Tuesday, May 28, 2013

28/5/2013: EU Looks Into Bending Rules... Again...

Spiegel [http://www.spiegel.de/wirtschaft/soziales/vorschlag-der-eu-kommission-deutschland-kaempft-um-den-sparkurs-a-902198.html] reports that the EU Commission, as a part of a planned shift in the policy focus from austerity to structural reforms, will consider altering accounting rules per classification of fiscal deficits. The idea is that member states will be allowed to exempting certain types of government spending from the deficit calculations.

How this will work? Ok, insolvent state, like, say Greece, can borrow (somewhere) EUR X billion to use as a backing for its 50% share in matching EU Structural funds, thus raising EUR 2X billion for investment. The EU will then allow Greek Government to classify EUR X billion borrowings as aquarium fish and not deficit nor debt.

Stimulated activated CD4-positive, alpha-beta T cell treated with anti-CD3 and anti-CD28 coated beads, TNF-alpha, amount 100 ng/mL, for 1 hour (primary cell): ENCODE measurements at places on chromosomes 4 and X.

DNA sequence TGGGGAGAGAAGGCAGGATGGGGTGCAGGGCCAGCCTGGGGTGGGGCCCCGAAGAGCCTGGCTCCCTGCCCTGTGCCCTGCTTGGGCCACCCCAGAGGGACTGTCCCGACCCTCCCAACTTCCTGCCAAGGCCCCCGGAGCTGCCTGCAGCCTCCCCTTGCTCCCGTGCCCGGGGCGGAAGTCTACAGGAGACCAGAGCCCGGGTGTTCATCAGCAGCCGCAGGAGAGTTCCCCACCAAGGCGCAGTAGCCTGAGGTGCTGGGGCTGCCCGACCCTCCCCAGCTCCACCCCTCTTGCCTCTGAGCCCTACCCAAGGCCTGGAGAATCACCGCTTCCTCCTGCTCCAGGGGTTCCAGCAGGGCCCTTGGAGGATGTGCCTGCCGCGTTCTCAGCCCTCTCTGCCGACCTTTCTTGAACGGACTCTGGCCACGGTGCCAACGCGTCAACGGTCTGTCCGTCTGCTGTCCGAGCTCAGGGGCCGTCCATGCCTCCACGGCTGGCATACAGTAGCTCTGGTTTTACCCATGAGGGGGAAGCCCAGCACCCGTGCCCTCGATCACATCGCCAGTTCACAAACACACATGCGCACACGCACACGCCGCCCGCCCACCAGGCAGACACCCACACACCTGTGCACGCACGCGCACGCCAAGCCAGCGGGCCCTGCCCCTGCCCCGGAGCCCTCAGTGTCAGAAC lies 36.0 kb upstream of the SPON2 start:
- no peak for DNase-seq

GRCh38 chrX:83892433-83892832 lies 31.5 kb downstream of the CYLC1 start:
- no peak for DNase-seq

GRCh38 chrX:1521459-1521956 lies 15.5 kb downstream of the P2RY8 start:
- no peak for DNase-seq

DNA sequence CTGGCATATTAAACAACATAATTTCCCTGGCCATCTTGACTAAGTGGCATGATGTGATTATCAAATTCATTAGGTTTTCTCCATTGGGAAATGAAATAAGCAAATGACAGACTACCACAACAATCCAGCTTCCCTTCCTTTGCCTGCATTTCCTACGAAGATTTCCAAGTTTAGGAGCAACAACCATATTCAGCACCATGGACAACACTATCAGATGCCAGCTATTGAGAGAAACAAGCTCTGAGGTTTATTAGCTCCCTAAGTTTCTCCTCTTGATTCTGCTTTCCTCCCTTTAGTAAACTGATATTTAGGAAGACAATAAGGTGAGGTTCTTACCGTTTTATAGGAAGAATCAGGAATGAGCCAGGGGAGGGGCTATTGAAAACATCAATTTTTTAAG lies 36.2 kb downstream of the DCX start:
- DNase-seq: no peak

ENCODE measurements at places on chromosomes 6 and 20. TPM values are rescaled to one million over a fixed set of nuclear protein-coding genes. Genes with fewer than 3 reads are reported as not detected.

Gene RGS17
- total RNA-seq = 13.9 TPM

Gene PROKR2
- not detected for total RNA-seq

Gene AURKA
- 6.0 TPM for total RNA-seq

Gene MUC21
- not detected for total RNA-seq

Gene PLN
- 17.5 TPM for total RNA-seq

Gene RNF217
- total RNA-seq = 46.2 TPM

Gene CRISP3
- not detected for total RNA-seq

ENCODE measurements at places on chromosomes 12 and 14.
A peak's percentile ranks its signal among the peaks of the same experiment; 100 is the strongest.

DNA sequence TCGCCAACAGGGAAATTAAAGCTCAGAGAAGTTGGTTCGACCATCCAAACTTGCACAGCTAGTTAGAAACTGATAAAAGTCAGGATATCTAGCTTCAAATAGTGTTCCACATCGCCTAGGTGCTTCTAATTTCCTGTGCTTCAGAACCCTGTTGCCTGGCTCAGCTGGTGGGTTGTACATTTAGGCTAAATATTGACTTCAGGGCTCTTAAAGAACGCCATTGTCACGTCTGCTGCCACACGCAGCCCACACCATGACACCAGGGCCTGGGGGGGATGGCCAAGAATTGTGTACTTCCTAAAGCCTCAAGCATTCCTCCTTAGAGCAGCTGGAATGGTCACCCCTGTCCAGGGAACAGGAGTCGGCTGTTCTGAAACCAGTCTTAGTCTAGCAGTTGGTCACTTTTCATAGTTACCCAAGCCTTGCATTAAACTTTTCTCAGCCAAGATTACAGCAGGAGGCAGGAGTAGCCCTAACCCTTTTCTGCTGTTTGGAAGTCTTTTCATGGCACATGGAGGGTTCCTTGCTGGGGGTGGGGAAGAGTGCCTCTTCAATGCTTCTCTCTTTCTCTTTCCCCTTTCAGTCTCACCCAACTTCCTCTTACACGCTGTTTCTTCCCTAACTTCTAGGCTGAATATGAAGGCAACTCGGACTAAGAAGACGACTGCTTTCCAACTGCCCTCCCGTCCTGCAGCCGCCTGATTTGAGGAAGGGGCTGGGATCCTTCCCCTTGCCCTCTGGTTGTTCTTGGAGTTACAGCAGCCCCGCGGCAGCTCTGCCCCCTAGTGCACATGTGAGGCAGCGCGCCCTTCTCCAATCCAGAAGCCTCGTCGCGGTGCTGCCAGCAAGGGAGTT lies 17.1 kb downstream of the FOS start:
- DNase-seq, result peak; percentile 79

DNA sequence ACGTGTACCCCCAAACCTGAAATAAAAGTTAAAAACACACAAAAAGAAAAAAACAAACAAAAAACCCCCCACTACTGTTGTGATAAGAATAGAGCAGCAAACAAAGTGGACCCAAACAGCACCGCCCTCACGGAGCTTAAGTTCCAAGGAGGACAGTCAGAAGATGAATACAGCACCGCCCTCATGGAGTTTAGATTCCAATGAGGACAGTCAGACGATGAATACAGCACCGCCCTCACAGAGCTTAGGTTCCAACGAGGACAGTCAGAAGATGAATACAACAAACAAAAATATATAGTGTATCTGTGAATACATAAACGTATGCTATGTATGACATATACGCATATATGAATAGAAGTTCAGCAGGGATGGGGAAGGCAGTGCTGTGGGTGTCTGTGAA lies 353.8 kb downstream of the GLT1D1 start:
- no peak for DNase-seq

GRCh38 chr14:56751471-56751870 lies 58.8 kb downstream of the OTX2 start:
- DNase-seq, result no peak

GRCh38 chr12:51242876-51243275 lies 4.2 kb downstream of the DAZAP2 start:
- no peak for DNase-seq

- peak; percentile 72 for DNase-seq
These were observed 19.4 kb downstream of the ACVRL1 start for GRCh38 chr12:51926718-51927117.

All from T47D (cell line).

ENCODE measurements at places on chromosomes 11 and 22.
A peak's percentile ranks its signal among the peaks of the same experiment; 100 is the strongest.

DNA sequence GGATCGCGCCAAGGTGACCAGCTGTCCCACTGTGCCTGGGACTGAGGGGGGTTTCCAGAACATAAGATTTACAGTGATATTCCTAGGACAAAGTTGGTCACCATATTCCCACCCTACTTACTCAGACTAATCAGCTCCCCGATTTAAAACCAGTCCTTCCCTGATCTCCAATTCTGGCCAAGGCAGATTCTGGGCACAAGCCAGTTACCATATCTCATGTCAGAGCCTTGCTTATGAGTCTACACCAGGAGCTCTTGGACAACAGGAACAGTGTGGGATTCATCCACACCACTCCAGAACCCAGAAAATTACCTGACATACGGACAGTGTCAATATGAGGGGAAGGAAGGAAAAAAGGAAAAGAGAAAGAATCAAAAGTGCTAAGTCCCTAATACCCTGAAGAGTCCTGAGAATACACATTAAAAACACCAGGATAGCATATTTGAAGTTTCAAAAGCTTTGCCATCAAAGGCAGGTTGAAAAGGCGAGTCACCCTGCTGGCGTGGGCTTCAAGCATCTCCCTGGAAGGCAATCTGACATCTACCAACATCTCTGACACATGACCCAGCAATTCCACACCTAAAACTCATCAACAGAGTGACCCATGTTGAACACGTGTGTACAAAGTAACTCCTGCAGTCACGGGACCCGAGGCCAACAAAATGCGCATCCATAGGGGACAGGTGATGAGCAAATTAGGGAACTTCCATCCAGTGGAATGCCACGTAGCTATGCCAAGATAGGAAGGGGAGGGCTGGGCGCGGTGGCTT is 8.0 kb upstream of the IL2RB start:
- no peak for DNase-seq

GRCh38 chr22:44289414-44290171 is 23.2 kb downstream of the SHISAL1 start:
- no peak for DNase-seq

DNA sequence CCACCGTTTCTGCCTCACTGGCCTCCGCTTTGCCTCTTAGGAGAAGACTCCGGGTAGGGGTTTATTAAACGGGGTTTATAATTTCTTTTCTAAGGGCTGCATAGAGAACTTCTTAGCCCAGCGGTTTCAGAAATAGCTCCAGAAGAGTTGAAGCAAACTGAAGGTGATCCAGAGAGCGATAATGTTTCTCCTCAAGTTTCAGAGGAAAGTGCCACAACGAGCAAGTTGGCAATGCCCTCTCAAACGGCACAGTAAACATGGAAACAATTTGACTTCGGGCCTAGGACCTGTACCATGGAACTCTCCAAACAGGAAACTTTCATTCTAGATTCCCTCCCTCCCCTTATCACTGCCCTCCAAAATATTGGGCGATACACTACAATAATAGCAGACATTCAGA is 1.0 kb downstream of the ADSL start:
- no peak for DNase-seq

(1) EU thinks it is a grand idea to hide even more debt and deficit under the proverbial rug of 'accounting rules' bent to suit EU; and
(2) EU thinks that 'structural funds' deployment will be sufficient to 'stimulate' euro area economies out of structural balance sheet recession.

I suggest they (a) read up on why honesty and transparency matter in fiscal accounting and (b) read up on what happened in Japan where a stimulus ca 100 times larger than 'structural funds' one was applied to no avail.

Then again, the EU might also change the rules on reading, so the inconvenient reality does never interfere with the dreamy Enronising…

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